Tag Archives: Autobiography

Everybody Has A Story

Recently, I’ve read several articles about personal essay writing.  They’ve ranged from writing tips to how to get your personal essay published.  Now I don’t know if any of my readers are this way, but when I repeatedly run into the same theme across several different mediums over at least a few days I will usually succumb to the inspiration.  In this case, I did, and I am inviting you to share in the inspiration with me.

My theory is that a personal essay is the best practice you can do as a writer.  While it is important to exercise your imagination by coming up with new stories, that creative measure can be distracting.  If your intent is to practice your wordsmithing, what better place to begin than in your memory.  We know our own stories, certainly better than someone else’s and even better than those we could make up since we haven’t actually made them up yet. It seems to me an ideal way to play with narrative – description, dialog, and character – since you know the whole story so intimately.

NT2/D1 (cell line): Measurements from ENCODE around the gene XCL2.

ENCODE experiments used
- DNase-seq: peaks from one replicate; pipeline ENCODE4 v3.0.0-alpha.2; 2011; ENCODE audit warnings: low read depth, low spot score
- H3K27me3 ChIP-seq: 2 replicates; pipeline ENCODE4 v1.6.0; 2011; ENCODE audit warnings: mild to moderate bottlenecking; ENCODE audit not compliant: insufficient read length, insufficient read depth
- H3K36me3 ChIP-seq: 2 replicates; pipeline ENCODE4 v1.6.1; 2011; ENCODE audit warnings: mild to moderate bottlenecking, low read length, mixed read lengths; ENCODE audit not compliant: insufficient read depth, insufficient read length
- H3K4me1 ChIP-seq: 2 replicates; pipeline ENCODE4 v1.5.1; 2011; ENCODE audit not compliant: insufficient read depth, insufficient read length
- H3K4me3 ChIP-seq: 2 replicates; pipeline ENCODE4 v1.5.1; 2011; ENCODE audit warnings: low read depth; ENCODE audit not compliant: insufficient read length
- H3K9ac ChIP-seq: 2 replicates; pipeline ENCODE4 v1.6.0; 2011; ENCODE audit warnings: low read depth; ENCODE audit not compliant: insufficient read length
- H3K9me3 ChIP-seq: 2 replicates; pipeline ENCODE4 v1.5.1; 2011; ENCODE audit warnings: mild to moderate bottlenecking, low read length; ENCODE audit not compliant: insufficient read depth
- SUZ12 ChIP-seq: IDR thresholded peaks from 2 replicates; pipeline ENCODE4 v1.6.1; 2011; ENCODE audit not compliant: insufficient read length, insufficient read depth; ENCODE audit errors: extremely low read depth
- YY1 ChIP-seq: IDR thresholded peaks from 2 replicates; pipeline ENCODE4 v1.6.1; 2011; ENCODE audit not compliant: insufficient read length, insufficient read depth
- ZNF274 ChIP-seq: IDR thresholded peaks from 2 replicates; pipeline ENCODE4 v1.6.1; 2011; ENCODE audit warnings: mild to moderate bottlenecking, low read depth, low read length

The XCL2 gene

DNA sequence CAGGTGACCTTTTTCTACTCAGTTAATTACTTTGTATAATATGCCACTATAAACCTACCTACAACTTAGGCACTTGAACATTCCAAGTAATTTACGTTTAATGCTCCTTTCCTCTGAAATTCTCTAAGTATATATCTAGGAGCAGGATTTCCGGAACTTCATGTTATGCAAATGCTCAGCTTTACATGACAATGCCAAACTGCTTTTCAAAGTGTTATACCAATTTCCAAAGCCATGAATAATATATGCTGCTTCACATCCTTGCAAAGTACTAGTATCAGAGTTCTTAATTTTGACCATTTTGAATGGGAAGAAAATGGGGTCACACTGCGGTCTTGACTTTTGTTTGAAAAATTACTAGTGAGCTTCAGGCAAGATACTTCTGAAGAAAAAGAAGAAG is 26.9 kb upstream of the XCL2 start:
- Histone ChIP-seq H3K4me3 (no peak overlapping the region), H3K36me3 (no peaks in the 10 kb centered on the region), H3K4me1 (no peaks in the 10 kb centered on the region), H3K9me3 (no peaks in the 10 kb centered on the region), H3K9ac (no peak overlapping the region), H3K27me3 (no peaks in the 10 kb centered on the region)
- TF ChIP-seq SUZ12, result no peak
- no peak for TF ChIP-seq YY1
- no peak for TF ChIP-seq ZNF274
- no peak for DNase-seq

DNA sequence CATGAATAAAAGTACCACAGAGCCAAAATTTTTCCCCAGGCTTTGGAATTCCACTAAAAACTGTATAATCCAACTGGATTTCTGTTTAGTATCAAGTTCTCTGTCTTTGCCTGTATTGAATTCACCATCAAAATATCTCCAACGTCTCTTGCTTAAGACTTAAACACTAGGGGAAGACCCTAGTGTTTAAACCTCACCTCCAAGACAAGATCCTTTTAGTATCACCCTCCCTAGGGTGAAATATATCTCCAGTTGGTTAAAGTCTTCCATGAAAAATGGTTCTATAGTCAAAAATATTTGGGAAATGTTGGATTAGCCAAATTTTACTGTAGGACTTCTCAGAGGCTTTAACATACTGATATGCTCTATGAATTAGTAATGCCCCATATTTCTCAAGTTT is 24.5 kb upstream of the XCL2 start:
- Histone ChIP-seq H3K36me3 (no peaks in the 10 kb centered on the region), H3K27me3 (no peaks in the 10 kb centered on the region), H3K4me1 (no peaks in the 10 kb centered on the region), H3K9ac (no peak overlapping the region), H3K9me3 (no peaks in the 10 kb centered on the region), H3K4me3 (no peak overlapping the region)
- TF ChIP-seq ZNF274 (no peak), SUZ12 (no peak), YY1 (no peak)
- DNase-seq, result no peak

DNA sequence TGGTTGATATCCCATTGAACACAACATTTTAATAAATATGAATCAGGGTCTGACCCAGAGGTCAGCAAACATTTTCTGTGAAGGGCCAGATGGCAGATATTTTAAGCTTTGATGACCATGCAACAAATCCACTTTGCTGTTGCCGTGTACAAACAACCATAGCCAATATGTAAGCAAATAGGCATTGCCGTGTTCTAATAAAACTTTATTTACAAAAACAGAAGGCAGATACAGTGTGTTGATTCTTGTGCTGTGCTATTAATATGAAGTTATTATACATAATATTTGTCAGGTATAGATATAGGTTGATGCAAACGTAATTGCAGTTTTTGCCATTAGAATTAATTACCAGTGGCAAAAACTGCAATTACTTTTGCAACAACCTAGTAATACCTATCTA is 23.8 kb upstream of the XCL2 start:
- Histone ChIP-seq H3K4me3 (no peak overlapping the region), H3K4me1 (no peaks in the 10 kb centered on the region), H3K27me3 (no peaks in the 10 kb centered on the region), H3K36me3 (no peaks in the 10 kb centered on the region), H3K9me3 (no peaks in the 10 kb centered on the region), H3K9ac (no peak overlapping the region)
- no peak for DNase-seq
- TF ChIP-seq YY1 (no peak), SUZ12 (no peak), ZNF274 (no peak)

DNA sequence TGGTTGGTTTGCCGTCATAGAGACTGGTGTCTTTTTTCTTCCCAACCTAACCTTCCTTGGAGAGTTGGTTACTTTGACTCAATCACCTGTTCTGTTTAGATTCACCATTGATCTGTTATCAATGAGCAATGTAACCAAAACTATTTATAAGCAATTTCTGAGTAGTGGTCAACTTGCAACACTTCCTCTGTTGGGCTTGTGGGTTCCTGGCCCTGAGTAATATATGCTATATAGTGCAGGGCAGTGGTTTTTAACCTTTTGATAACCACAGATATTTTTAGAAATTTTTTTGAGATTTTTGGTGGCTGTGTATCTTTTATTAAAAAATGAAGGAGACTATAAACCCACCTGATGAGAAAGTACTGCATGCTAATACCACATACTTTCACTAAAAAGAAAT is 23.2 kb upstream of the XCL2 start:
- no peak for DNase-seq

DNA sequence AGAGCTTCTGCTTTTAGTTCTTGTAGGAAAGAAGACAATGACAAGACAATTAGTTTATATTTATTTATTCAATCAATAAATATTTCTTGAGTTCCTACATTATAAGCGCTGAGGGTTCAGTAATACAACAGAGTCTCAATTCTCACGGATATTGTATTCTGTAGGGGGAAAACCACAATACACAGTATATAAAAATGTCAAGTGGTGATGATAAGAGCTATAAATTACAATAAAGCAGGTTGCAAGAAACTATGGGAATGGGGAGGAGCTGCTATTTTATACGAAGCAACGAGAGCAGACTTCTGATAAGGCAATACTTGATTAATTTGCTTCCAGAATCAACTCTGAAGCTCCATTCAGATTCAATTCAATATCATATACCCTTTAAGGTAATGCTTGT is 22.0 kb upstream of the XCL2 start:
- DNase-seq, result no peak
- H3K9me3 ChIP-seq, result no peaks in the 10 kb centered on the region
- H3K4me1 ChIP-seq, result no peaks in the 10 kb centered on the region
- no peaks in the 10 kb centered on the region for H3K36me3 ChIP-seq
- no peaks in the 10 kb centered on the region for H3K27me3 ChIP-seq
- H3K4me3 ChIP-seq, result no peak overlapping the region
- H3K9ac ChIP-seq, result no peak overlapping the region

So, I challenge you to pick an event – big or small – from your life and write it.  The only recommendation I would put forth is to make sure the event you choose is one that was transforming in some way.  Like any good story, your main character should be dynamic, and, in this case, that main character is you.  Feel free to come back and share your experience in the comments.  Let us know if you seek publication!



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Filed under life of a writer, writing

T – Time: It’s Never Too Late, Or Too Early

Lately, I’ve been seeing a lot of commercials revolving around retirement.  It stands to reason.  The Baby Boomer Generation is not really getting younger, and if you can believe it (as a member, I can’t) the earliest Generation Xers are  beginning to reach their 50s.  Of course, like a good little capitalist nation, a range of companies are banking on this, and getting us hyped up to retire.  (They do seem to be overlooking the fact that the majority of us will not be able to experience the retirement of previous generations, but I think there was really only one generation that did that anyway, so I guess it’s not that big a deal.)